Dancer to Dancer

Ghrai DeVore

With her closely cropped hair and lanky body, Ghrai DeVore bears traces of adolescence. But when she takes the stage at the Brooklyn Academy of Music to perform Alvin Ailey’s signature work, Revelations, she instantly matures. Her dancing is economical but elegant. In the final movement of the piece, the women wag their fingers at their male partners; Ghrai’s hand is less frantic, but forceful. She catches your eye without undermining the impact of a unison ensemble.

Ghrai’s performance at BAM in June marked her debut as a member of Alvin Ailey American Dance Theater. “I was backstage freaking out,” she says. “I thought, ‘Wow, I’m a part of this tradition, and I’m about to walk out on stage and give it my all.’ ” At just 20 years old, Ghrai has already achieved major success.

Born in Washington D.C., Ghrai (pronounced “gray”) moved to NYC a couple years later with her mother, a modern dancer. There, Ghrai started dancing recreationally. At 6, she and her mother settled in Chicago, where Ghrai began her formal dance training, first studying ballet, then modern, jazz and tap at the Chicago Multi-Cultural Dance Center. At 10, Ghrai attended a summer program at the Kirov Academy of Ballet in D.C., and soon after committed to pursuing a dance career. She took class every day and attended summer programs at American Ballet Theatre in NYC and LINES Ballet in San Francisco.

At 15, Ghrai performed with Deeply Rooted Dance Theater, where her mother was a company member, at the International Association of Blacks in Dance conference in Toronto. Sylvia Waters, artistic director of Ailey II, spotted her. “I was impressed with this young lady who performed with such confidence and style,” Waters says. She spoke with Ghrai about joining the Ailey fellowship program, but Ghrai wasn’t ready to leave Chicago.

After skipping two grades, Ghrai graduated from high school at 16 and began dancing professionally. She joined Hubbard Street 2 (the second company at Hubbard Street Dance Chicago) and continued dancing with Deeply Rooted.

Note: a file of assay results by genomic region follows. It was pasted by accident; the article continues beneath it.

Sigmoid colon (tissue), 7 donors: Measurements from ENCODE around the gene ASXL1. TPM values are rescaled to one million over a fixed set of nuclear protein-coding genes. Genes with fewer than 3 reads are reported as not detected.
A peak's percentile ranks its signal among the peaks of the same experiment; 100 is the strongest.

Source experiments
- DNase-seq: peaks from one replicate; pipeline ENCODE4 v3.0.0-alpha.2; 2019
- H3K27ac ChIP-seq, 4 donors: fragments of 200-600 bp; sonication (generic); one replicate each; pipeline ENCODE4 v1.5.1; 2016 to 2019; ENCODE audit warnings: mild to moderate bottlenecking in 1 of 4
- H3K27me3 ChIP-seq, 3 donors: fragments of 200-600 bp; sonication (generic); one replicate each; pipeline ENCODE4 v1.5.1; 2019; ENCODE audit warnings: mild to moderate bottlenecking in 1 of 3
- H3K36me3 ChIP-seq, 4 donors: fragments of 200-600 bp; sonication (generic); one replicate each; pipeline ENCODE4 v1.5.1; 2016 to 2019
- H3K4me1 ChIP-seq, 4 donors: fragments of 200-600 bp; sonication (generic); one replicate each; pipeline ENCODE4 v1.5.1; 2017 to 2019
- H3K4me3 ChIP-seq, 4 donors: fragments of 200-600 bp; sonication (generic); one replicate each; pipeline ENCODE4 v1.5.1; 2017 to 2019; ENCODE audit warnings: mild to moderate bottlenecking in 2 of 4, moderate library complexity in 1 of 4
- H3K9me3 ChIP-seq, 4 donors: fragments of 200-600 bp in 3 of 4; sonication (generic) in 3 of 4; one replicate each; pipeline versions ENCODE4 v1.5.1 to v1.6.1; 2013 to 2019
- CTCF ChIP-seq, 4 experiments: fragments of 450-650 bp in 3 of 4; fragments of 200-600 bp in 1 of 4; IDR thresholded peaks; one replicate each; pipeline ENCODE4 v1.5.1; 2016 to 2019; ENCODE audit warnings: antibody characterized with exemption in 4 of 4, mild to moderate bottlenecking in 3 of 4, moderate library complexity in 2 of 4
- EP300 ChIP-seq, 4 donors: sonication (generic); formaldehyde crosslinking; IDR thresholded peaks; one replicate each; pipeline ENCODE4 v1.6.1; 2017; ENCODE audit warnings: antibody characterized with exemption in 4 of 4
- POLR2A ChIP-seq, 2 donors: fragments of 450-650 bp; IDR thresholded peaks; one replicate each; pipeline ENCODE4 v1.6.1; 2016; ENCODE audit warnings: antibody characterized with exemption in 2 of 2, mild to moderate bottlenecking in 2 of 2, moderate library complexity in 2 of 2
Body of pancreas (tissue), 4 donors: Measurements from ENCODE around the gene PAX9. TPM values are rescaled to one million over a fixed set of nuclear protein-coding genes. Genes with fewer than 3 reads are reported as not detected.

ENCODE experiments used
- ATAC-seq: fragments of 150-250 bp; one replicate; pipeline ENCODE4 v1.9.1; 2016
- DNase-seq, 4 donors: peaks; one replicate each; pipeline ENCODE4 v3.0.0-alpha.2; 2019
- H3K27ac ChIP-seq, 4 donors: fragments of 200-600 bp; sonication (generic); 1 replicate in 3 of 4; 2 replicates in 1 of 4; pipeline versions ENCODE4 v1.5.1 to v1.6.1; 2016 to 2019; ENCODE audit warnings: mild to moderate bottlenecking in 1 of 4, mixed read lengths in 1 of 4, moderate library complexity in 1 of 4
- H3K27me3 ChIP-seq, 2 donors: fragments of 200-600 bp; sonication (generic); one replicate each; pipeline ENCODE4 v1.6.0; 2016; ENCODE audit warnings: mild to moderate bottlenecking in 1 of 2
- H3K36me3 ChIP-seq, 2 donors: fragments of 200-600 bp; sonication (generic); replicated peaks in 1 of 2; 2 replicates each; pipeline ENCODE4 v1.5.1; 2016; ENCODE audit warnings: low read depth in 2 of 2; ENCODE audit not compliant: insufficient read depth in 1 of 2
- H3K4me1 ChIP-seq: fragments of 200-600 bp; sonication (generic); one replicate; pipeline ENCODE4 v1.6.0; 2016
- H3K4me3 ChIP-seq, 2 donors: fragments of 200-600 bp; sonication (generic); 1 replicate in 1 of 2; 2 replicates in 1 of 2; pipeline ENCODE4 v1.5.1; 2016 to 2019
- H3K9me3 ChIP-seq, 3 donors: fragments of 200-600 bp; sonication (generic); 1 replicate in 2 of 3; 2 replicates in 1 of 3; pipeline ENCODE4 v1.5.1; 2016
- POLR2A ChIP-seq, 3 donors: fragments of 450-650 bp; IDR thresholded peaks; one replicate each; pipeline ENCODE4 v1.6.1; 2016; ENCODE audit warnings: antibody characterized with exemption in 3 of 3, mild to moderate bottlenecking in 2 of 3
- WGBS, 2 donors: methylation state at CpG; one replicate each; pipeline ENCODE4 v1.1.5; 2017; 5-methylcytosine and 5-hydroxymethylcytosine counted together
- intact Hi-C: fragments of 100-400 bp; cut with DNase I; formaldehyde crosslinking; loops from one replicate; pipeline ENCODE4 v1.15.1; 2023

By 18, Ghrai felt the pull of NYC. She moved to the city and became an Ailey fellowship student. Just a few months later, when Ailey II dancer Aisha Mitchell took an open position in the main company, Ghrai slipped into her spot in the second company. During her two years with Ailey II, Ghrai lived up to Waters’ expectations. “She has an instinct for nuance, both dramatically and physically,” Waters says.

In the spring of 2010, Ghrai joined the main company. Her experiences with Ailey II prepared her for the hardships of life with a troupe that tours extensively. “I learned how to listen to my muscles,” she says, “to know when I could continue or when I needed to rest.” Though Ghrai’s already shown that she’s a savvy and refined performer, Waters believes she will continue to grow: “She has qualities yet to be discovered.”

Fast Facts

Fave Food: “Soul food: fried chicken, collard greens, yams and macaroni and cheese.”

Dream Dance Role: Vespers, choreographed by Ulysses Dove

Secret Superhero Power: “I can read four to five books a week! I like the authors Tananarive Due and Christopher Paolini.”

Fave Day Off: “Any day off!”

Fave Dance Movie: The Turning Point

 

Photo of Ghrai DeVore in Judith Jamison's Divining by Eduardo Patino.

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